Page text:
It’s Never Too Late

Iris Leary

It’s Never Too Late

Iris Leary has a message for women who think they’ve used up all their chances: It’s never too late.


Addiction had taken over my life.

I looked up and all of my 30s had passed me by. I was caught up in the disease of addiction and could not, of my own accord, stop. I had to go to jail numerous times and ended up in prison.

Getting older, I knew that I had to do more to save my life. I was 41 years old when I got out of prison. At the age of 43 I got a job that actually used my past as an advantage. I would be able to work with others just like me; the homeless, substance-abusing, formerly incarcerated, and mentally challenged individuals.

Shortly after gaining employment, I decided to go back to school. I say go “back” because I had taken classes when I was younger, way before the drug addiction. At that time, I didn’t know what I wanted to do with my life. What made me go back was the desire to learn more, do more and be more. It seemed as though most recovering addicts were going to school for drug and alcohol counseling, and at the time, this seemed to be a good fit for me.

I attended a community college part-time. It took a long time, but I finally got an A.A. in Human Services, with the Drug and Alcohol option. I continued to work at the Homeless Outreach Program for many years, gathering enough knowledge and experience to enter a master’s program without a B.A. I learned about this program from another recovering addict, one of my best friends, who is the same age as me. I gained my master’s degree in in Marriage and Family Therapy in 2008 at the age of 55. I am now in the licensing process, studying to take the exam.

My point is, it’s never too late. You’re never too old to soar! Life is available … so allow yourself to participate in it.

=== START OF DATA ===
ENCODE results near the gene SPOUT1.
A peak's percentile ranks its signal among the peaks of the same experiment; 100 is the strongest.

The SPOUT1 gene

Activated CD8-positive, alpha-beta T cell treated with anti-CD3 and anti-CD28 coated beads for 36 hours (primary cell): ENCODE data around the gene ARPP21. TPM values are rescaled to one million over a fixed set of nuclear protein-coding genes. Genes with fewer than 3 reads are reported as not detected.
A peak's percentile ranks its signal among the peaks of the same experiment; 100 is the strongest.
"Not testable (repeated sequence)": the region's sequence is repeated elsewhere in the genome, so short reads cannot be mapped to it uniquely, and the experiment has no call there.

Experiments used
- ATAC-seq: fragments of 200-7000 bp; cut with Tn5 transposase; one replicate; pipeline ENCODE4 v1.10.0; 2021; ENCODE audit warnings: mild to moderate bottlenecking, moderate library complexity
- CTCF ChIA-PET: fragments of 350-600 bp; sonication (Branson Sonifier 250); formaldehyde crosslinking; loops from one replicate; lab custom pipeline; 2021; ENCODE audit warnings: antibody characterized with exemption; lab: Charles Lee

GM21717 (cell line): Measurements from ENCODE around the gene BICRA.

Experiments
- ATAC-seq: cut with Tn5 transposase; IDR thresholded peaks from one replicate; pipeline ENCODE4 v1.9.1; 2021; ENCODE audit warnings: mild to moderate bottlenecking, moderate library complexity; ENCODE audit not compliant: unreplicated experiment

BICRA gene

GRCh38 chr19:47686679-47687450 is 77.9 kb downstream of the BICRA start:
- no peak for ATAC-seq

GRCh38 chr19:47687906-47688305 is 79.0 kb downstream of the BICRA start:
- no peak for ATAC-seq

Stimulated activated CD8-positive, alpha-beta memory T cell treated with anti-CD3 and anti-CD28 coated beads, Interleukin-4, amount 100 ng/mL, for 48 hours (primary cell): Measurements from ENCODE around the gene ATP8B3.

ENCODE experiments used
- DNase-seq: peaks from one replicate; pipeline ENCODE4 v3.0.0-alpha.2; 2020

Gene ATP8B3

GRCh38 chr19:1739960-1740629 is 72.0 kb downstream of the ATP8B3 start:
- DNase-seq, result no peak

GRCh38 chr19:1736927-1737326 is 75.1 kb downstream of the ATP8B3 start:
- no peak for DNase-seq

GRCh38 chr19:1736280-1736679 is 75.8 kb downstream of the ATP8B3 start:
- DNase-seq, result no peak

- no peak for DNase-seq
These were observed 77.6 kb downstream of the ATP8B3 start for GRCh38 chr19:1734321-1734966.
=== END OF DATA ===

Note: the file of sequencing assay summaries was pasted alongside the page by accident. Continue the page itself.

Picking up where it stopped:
Iris Leary, 63, cycled in and out of jails and prison on charges of substance and drug related charges until December 1993 when she got treatment and has been clean and sober since. Despite bouts with homelessness, incarcerations and other poverty-induced traumas, she gained a Master’s degree and provides counseling and case management support.  

  • Lisa James
    Posted at 19:44h, 15 June

    Hi Iris, I am glad that you were willing to give us your story. I too suffer from a painful cycle of what I call committing suicide slowly right before the eyes of my family and my community. I remember many days when I looked out in the world when the sun came up after staying up all night long, eyes red, heart beating, tears welling. I would straightaway pull myself together long enough to convince myself that either I didn’t look that bad or people did not notice anything other than the common problem of drug addiction which was at the time normal. Many times I wished I could go to jail just to get some sleep. Your story keeps me fighting, thank you. Because of women like you I am now clean and sober for 14 years one-day-at-a-time by the grace of God.

  • Iris R Leary
    Posted at 19:03h, 23 June

    Indeed Lisa. Thank You! Women Do Recover….it’s a process, and we have to learn how to live without using something, including drugs, to fix us. But we don’t give up and take this life thing One Day At A Time. Peace and Blessings….